Now it appears employers’ war on unhealthy employee habits is extending from smoking to eating. Back in May, HR Blunders ran a story, “Employees’ war on smoking goes ballistic.” In it, we recounted how Whirlpool Co. had suspended 39 workers who signed insurance documents that they didn’t use tobacco and were observed smoking on company grounds.
That story is one that drew a large number of comments, including:
- “I agree that smoking isn’t healthy. Neither is … eating too much … “
- “I believe obesity causes more health risks than smoking.”
- “Isn’t obesity just as much a health risk as smoking?”
- “How about the extremely overweight employee and their health problems?”
- “Next we will have employees weigh in and be measured to ensure that they have an ideal BMI (body mass index).”
The HR manager who made the last comment successfully predicted the future.
State workers in Alabama will have to start paying $25 a month for medical insurance that is otherwise free if they can’t get their BMI below 35.
Obese employees cost more
The screening for employees will start in January 2010.
If the screenings turn up serious problems with blood pressure, cholesterol, glucose or obesity, employees will have a year to see a doctor at no cost, enroll in a wellness program or take steps on their own to improve their health.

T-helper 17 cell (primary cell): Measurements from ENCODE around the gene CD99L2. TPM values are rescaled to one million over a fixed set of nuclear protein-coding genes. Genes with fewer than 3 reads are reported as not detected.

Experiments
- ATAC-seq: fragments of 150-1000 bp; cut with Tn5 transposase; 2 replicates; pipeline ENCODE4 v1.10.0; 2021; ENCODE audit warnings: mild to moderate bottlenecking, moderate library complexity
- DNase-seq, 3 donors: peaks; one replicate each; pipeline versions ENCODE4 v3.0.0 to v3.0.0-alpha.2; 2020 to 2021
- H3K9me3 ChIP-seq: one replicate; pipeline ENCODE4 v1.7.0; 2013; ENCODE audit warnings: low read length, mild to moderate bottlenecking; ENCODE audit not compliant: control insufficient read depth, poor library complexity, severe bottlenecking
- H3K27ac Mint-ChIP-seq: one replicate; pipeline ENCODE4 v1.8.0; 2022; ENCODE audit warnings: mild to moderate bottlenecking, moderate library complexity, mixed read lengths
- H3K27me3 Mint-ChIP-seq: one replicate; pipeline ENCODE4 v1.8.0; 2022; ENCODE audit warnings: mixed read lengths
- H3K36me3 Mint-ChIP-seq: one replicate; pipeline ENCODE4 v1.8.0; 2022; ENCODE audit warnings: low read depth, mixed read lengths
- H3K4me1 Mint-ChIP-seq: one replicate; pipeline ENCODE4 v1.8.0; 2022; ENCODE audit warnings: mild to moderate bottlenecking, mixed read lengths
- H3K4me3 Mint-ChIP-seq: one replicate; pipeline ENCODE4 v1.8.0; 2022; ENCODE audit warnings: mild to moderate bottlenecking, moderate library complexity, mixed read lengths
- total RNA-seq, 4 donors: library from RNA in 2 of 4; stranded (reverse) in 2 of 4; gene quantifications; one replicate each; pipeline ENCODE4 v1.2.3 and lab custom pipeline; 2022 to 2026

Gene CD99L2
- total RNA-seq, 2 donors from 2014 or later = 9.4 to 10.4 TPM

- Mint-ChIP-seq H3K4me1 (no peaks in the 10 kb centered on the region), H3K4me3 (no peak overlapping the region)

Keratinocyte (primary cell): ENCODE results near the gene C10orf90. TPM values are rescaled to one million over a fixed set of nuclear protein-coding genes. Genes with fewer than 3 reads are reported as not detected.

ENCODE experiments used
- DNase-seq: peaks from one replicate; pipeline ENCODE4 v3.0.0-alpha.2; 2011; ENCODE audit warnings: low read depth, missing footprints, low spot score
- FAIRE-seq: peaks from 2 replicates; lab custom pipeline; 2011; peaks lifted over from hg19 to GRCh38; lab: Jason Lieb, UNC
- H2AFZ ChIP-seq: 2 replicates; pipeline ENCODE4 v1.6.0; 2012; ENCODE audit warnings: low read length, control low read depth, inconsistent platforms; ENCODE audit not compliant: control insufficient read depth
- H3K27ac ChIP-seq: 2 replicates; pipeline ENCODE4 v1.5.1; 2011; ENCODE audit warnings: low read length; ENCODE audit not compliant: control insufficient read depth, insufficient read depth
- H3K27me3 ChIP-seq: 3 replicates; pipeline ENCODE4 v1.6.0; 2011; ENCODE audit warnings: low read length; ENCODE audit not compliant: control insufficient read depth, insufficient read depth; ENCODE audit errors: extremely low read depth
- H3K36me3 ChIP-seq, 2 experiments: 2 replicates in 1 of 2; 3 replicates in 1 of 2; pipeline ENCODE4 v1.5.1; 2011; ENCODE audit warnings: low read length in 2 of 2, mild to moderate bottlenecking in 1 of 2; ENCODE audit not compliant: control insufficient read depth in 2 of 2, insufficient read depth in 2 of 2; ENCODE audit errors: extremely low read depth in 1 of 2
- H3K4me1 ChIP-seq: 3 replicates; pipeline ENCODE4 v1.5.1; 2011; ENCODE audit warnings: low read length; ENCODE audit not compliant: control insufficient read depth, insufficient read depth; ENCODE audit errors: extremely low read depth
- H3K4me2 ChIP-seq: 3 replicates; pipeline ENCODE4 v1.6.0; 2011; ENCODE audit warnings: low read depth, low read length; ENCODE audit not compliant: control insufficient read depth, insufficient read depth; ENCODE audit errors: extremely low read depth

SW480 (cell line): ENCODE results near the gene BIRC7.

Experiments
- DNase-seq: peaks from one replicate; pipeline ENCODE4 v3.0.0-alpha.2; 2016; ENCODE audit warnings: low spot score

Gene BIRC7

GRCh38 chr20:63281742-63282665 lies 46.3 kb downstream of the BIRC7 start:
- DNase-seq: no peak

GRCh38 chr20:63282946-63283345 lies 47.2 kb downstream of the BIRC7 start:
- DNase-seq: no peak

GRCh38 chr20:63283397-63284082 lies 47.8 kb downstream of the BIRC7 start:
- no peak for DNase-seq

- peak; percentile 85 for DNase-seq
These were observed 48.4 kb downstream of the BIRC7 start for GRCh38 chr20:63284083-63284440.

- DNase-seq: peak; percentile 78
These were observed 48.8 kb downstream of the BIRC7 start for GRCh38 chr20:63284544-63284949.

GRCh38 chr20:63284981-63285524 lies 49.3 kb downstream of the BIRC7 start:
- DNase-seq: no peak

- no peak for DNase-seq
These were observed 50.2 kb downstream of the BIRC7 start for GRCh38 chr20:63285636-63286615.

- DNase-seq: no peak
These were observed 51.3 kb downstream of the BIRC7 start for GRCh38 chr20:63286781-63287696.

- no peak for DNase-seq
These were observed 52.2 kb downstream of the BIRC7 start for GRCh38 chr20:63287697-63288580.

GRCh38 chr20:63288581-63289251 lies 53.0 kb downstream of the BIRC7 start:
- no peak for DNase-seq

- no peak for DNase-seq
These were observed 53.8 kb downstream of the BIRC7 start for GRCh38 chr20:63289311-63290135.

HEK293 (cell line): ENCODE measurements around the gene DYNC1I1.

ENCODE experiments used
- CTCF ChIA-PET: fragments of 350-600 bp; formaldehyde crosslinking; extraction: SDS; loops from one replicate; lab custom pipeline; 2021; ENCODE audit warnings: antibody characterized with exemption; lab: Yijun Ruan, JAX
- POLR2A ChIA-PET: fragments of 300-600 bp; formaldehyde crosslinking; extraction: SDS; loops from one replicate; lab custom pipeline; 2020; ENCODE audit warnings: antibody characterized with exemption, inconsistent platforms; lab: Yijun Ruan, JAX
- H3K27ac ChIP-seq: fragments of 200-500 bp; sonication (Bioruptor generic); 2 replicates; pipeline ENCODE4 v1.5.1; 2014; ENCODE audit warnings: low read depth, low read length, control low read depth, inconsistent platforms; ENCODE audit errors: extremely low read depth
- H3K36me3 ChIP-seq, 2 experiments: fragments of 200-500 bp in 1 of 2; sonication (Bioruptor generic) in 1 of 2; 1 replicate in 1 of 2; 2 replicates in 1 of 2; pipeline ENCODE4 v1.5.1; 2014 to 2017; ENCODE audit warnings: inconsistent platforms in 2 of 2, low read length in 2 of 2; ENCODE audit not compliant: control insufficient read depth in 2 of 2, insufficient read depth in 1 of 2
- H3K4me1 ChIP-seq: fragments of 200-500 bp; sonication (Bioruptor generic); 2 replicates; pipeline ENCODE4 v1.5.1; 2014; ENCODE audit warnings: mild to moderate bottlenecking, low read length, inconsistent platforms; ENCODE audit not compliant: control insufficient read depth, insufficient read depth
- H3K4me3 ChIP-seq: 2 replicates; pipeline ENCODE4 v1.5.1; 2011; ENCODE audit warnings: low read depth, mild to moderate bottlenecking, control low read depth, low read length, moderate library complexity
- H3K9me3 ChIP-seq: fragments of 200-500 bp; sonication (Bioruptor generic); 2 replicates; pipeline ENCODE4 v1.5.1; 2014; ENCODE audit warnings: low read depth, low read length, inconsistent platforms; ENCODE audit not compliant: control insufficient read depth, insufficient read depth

If they don’t improve sufficiently by January 2011, they must pay the $25 per month for insurance.
Alabama already charges its workers who smoke. That charge is $24 per month.
The state’s plan actually lets employees considered simply overweight and even some who are obese off the hook.
A BMI of 18.5-24.9 is considered normal. Less than 18.5 is underweight. Between 25.0 and 29.9 is overweight. Over 30.0 is obese. More than 35.0 is considered morbidly obese when combined with other health problems such as high blood pressure or cholesterol.
The state will spend an extra $1.6 million next year on screenings and wellness programs, but expects to see significant long-term savings.
Someone with a BMI of 35 to 39 generates $1,748 more in annual medical expenses than someone with a BMI less than 25.
Alabama is the first state to institute a program like this. State of Ohio workers get $50 for having health assessments and another $50 for following through with any advice given.
Arkansas and Missouri offer monthly discounts on premiums for employees who take risk assessments and participate in wellness programs to reduce obesity, stress and other health conditions.
If all this information about weight has made you curious about what constitutes being overweight or obese, a BMI calculator is available online for free.
What do you think about Alabama’s program? Does your company offer wellness programs? If so, what’s included? Let us know in the Comments section below.